• View in gallery

    Reactive Schistosoma mansoni eggs showing different precipitate types observed on circumoval precipitin test: (A) small globular precipitates; (B) non-septated long globular precipitates; (C) long septated precipitates, similar to Taenia segments. 240 × 91 mm (300 × 300 DPI).

  • View in gallery

    Serialized paraffin section of male Schistosoma mansoni worms. Reactivity of the intestinal lining of the digestive tract (polysaccharide antigen) with human IgM-class antibodies.

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Detection of Schistosoma mansoni Antibodies in a Low-Endemicity Area Using Indirect Immunofluorescence and Circumoval Precipitin Test

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  • Department of Infectious and Parasitic Diseases, Faculdade de Medicina da Universidade de São Paulo, São Paulo, Brazil; Department of Enteroparasites at the Parasitology and Mycology, Instituto Adolfo Lutz, São Paulo, Brazil; Laboratory of Tropical Gastroenterology and Hepatology, Department of Gastroenterology, Faculdade de Medicina da Universiddae de São Paulo, Brazil; Laboratory of Clinical Parasitology of the Central Laboratory, Hospital das Clínicas da Faculdade de Medicina da Universidade de São Paulo, São Paulo, Brazil; Laboratory of Tropical Gastroenterology and Hepatology, Department of Gastroenterology, Instituto de Medicina Tropical de São Paulo, Universidade de São Paulo, São Paulo, Brazil

Parasitological diagnostic methods for schistosomiasis lack sensitivity, especially in regions of low endemicity. The objective of this study was to determine the prevalence of Schistosoma mansoni infections by antibody detection using the indirect immunofluorescence assay (IFA-IgM) and circumoval precipitin test (COPT). Serum samples of 572 individuals were randomly selected. The IFA-IgM and COPT were used to detect anti-S. mansoni antibodies. Of the patients studied, 15.9% (N = 91) were IFA-IgM positive and 5.1% (N = 29) had COPT reactions (P < 0.001 by McNemar's test). Immunodiagnostic techniques showed higher infection prevalence than had been previously estimated. This study suggests that combined use of these diagnostic tools could be useful for the diagnosis of schistosomiasis in epidemiological studies in areas of low endemicity.

Introduction

Schistosomiasis is a major public health problem, with an estimated 200 million people infected worldwide. As a consequence of effective schistosomiasis control programs based on mass or selective chemotherapy, basic sanitation measures, and use of molluscicides, the prevalence of human schistosomiasis has decreased considerably in the Americas and endemic regions in Asia1; consequently, the World Health Organization (WHO)2 has established strategies for schistosomiasis control for the low-transmission area.3

On the basis of experiences with endemic schistosomiasis control in Venezuela, Alarcón de Noya and others4 defined low-endemicity areas (LEAs) and characterized clinical cases of schistosomiasis in those areas as case prevalence in up to 25% of the examined population, low infection intensity (< 100 eggs per gram of feces), and prevalence of asymptomatic individuals with continued Biomphalaria spp. mollusk presence.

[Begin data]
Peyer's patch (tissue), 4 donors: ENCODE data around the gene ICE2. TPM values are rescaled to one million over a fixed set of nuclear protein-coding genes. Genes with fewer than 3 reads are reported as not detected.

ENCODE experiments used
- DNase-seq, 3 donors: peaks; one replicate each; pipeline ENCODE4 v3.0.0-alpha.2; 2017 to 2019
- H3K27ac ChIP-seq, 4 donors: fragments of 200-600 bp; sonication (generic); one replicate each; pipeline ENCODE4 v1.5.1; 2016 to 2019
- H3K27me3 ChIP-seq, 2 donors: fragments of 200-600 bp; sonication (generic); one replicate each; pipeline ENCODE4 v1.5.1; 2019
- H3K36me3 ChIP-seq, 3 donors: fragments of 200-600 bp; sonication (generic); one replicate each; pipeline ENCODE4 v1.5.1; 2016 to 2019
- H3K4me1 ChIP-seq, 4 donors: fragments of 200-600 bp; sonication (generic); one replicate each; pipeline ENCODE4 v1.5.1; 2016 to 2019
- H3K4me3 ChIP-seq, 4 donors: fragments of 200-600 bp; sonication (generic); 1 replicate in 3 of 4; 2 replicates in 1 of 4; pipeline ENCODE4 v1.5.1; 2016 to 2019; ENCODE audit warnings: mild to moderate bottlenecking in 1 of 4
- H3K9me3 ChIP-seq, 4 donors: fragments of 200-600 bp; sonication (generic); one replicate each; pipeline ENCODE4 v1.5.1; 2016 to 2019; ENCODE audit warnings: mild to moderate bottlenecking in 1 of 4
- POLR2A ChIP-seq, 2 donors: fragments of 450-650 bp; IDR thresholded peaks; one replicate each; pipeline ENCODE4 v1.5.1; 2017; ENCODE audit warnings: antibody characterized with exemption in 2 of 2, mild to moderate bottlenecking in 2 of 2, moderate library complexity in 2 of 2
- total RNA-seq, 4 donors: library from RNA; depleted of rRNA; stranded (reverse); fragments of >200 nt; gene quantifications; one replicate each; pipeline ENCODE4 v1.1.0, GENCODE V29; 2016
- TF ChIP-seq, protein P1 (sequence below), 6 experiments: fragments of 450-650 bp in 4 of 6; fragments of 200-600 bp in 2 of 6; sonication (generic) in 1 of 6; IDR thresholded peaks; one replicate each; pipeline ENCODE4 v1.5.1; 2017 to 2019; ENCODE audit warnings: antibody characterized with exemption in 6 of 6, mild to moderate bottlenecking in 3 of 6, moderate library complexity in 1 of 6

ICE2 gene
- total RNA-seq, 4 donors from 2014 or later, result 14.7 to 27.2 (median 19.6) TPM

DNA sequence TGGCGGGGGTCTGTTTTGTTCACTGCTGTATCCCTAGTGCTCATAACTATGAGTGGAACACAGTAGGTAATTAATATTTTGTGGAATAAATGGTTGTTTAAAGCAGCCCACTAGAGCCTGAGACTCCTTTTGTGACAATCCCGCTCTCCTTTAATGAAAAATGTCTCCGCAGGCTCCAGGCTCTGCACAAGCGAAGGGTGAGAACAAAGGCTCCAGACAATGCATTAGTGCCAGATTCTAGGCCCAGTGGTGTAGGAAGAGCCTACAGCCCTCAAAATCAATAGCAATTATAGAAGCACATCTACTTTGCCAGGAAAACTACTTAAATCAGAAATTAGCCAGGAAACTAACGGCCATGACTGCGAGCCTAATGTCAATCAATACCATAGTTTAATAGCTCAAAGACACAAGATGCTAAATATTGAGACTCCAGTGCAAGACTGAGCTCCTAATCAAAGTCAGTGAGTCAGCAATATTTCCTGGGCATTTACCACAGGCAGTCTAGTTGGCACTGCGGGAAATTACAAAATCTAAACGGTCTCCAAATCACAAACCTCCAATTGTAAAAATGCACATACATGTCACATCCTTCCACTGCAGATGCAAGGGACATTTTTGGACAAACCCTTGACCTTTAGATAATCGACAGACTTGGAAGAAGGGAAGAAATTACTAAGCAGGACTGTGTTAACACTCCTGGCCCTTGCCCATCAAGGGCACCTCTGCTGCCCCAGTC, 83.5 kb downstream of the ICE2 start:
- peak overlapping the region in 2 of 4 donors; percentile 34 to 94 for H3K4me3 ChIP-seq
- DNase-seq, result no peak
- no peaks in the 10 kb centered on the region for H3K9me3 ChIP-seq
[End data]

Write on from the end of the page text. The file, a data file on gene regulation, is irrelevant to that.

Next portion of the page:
In Brazil, schistosomiasis affects 19 federal units.5 Approximately 6 million individuals are infected and 25 million are at risk of infection, with prevalence rates varying by state.6

Traditionally, schistosomiasis mansoni prevalence is determined by parasitological examination of feces using the Kato-Katz technique,7 which is the gold standard for estimation of infection intensity in field studies.

Studies point to a reduction in diagnostic sensitivity in infections with low parasite load.8,9 To improve sensitivity, it is necessary to increase the number of fecal samples analyzed; however, obtaining more than one fecal sample from an individual hinders fieldwork. In addition, using the Kato-Katz method, samples from different days showed only a 6% positivity increase compared with the first sample.10

We are thus faced with a challenge both in the individual and collective context, because this is a chronic infection that, even without progressing to severe forms, triggers debilitating sequelae secondary to parasitism, especially in childhood. Anemia and chronic malnutrition from infections cause growth and developmental retardation.11 Also of concern is continued transmission by asymptomatic carriers who transmit the parasite in areas without adequate basic sanitation.12 Thus, LEAs require close surveillance to prevent increased endemicity.4

Within this context, immunodiagnostic techniques have been introduced into the schistosomiasis control programs of some countries, such as Venezuela13 and China.14

Studies have shown that an indirect immunofluorescence reaction, using paraffin-embedded sections of adult worms, allows for the detection of immunoglobulin M (IgM) antibodies against antigens of the parasite's digestive tract, making it a highly sensitive method for the diagnosis of acute and chronic schistosomal infections. The specificity of this reaction has also proved to be adequate.15,16

The periovular reaction has a high sensitivity and specificity for the detection of antibodies against the secretion or excretion antigens of viable Schistosoma mansoni eggs.4,13,17,18 Although it is a very laborious technique, it is the only antibody detection technique that has been shown to correlate with parasite activity.19